View Full Version : Mine eyes have seen the glory

01-16-06, 09:02 AM
Mine eyes have seen the glory
January 16th, 2006
Rick Moran

He was a not a very tall man, standing barely 5’ 7”, but he was powerfully built. His barrel chest and broad shoulders gave the impression of a man possessed of great strength while his short gait and cat-like movements denoted a man of purpose. Surprisingly graceful, he had large, delicate hands that moved hypnotically when he spoke.

And when he spoke, the thunder rolled.

It is a constant source of amazement to me that even today, more than 3 decades after his assassination Martin Luther King can be a source of controversy. I attribute it partly to the fact that so many alive today did not see him in the flesh but rather have only glimpsed his image in the grainy, black and white kinescopes and primitive video tapes that survive him. That, and the complicated legacy he left behind allows those so inclined to associate Dr. King with all manner of moral and political sins that, like it or not, was part of the totality of his persona.

Regardless of what you think of King as a man or a political icon, as a figure in American history he was and remains a giant, easily as important as most of the founding fathers. In fact, from my own perspective, only George Washington and Thomas Jefferson had a greater impact on our history. If Washington can be called the “Father of our Country” and Jefferson the “Father of American Ideals”, then certainly Martin Luther King should be known as “The Father of the American Conscience.”

He was that and more. In a very real way, Martin Luther King saved the soul of America – saved it from the ruinous, scandalous, shameless practice of segregating human beings simply based on the color of their skin. His fight was not with white America but rather with history itself, a history that trapped Americans of all colors behind bars erected 300 years before he was born when the first black slaves landed on the pristine shores of the New World. America, which held out the prospect to remake the world, from that day forward failed to live up to its promise as a place where mankind could start anew. By allowing the sin of slavery to take root and flourish, our ancestors condemned the rest of us to living under the weight of three centuries and counting of unconscionable injustice, discrimination, and hate.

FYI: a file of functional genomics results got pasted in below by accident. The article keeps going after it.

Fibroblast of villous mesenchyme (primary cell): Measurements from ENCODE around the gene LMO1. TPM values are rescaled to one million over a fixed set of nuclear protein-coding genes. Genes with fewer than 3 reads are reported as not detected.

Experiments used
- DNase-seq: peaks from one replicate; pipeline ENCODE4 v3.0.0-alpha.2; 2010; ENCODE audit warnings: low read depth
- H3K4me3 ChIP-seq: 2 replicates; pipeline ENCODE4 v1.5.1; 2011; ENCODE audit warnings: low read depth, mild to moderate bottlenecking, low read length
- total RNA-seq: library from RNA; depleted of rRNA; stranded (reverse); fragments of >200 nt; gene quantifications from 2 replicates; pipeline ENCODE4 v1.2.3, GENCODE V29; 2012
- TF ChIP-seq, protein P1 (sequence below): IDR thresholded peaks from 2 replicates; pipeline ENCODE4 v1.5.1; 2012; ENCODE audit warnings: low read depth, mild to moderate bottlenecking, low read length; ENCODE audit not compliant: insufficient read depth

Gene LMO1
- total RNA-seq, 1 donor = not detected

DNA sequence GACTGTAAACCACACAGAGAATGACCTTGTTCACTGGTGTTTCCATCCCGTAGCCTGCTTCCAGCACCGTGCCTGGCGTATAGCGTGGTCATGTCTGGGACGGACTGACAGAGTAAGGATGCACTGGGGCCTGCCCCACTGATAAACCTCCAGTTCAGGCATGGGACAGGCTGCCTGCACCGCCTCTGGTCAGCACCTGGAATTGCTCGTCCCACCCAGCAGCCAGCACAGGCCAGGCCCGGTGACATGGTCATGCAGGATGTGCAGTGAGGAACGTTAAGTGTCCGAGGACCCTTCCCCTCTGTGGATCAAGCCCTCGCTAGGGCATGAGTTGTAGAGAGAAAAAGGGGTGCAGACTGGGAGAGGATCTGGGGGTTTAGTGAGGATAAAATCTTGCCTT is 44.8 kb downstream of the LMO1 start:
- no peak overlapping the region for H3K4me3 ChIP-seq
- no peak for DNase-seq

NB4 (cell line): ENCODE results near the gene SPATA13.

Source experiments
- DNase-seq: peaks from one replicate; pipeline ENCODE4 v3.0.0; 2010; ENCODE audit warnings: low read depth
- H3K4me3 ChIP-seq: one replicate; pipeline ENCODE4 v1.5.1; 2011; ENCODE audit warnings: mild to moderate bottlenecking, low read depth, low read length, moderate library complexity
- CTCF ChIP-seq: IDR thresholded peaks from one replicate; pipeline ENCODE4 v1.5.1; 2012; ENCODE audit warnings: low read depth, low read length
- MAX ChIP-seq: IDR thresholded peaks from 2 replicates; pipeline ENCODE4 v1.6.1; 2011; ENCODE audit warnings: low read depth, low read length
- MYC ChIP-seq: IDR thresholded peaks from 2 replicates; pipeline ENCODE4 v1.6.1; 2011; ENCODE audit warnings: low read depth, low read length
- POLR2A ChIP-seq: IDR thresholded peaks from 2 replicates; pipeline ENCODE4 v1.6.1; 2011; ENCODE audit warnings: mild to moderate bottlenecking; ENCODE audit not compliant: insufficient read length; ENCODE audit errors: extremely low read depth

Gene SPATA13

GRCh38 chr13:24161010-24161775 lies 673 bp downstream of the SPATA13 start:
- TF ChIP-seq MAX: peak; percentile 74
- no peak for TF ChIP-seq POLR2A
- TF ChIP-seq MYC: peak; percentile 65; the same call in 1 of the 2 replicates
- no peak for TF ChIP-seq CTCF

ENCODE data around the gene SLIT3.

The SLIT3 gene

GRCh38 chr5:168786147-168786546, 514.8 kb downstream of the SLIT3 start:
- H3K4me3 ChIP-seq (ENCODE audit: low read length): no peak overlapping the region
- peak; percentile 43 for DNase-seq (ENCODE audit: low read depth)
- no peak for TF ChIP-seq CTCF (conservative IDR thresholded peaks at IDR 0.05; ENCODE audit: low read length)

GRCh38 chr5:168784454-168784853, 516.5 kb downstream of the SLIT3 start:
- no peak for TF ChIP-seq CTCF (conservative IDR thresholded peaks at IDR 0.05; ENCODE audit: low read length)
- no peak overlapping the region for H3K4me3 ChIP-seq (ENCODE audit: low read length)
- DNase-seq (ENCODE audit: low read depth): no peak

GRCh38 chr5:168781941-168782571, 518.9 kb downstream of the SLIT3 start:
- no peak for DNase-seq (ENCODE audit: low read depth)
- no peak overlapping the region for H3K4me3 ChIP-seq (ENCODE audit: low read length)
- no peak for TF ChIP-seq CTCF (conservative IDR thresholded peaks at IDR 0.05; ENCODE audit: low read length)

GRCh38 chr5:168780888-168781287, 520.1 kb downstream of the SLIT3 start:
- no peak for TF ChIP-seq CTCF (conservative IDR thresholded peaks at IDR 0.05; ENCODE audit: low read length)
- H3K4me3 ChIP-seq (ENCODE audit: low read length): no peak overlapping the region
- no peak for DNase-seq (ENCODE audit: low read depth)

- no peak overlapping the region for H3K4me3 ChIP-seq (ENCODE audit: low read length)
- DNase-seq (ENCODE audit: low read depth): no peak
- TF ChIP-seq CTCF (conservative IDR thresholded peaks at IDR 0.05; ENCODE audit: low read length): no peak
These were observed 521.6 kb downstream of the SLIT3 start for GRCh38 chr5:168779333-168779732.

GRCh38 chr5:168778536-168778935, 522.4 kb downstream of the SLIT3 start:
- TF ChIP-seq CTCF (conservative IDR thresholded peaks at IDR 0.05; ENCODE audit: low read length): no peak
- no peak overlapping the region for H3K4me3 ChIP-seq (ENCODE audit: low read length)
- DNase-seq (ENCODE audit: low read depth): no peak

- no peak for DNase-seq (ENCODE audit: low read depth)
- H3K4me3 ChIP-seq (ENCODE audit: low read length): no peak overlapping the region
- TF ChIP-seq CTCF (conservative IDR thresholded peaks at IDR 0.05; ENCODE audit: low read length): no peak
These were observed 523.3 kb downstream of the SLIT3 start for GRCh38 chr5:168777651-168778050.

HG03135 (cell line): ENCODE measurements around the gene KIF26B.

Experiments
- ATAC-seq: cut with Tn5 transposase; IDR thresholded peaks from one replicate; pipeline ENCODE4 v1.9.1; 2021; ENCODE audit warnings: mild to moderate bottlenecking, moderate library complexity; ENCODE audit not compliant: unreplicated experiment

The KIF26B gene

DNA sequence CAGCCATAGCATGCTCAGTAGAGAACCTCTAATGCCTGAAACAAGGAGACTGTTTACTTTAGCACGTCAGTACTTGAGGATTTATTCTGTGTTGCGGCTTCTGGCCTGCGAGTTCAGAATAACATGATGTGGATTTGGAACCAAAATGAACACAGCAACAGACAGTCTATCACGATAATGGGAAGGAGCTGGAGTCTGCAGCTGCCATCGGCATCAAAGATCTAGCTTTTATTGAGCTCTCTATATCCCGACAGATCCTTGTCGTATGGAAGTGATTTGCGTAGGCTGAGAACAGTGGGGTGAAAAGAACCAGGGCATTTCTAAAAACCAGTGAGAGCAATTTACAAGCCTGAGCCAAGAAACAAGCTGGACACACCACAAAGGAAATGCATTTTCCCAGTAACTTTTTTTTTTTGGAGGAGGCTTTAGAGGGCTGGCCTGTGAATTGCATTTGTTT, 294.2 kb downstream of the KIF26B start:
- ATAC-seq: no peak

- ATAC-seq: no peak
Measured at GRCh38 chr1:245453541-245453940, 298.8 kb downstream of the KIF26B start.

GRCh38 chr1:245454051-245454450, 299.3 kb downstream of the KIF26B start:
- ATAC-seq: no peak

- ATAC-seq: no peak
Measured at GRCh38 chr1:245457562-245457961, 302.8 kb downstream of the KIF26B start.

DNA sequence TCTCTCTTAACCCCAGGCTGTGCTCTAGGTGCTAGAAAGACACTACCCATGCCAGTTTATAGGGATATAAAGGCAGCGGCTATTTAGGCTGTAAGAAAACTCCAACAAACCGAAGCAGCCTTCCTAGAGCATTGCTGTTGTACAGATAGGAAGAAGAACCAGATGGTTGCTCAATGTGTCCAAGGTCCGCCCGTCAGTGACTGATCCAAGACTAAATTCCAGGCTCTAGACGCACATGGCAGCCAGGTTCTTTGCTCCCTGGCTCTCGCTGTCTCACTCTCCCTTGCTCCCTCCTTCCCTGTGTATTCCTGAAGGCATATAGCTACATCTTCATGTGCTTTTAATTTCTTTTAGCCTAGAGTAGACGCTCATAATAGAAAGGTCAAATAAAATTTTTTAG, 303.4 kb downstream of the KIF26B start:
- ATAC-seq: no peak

Quite a burden, that. And in his own way, Dr. King sought to lift that burden by holding a mirror up to the rest of us while asking simple, straightforward questions.

Does “All men are created equal” mean anything or are they just pretty words? Does “Equal justice under the law” have any significance or is it a lie? And most importantly, how can you love your neighbor while denying him the basic human dignity of recognizing his worth as an individual American citizen?

At bottom, King’s message was firmly rooted in Christianity and the Bible. But it was the political ramifications of King’s ideas that were seen as a threat. A century after the Civil War, the South was still reeling from the effects of the aftermath of that conflict, the former slaves having moved from bondage to the serfdom of second class citizenship. Codified into law, melded into the landscape by tradition and habit, Jim Crow segregation was a millstone around the neck of southerners as “Whites Only” signs served to enforce the degradation and add to the indignities suffered by people of color.

Describing injustice was easy. As a minister, King’s thundering sermons on segregation from his pulpit at the Ebeneezer Baptist Church were filled with dark biblical images which provided a solid, moral justification for his campaign. But it was in the realm of politics that the problem itself would have to be solved. And in that arena, King proved himself one of the canniest and shrewdest political operators of the 20th century.

King was one of the first politicians to recognize the extraordinary power of television. Unlike Eisenhower or even Kennedy, King saw TV as a medium where emotions could be manipulated to serve a political purpose. Where Kennedy saw television as a vehicle to enhance his celebrity, King saw it as a way to shame the vast majority of citizens who were either truly unaware of didn’t care about the plight of their fellow Americans of color in the South. To that end, King’s protests were staged to provoke a response from their primary tormentors – the southern authorities – who King knew would fight tooth and nail to hang on to Jim Crow. He recognized early on that the tactics of non-violence in the face of extreme provocation would place the bulk of the American people on his side. In the end, the moral courage shown by blacks across the South who endured the unspeakable tactics of the authorities proved King right.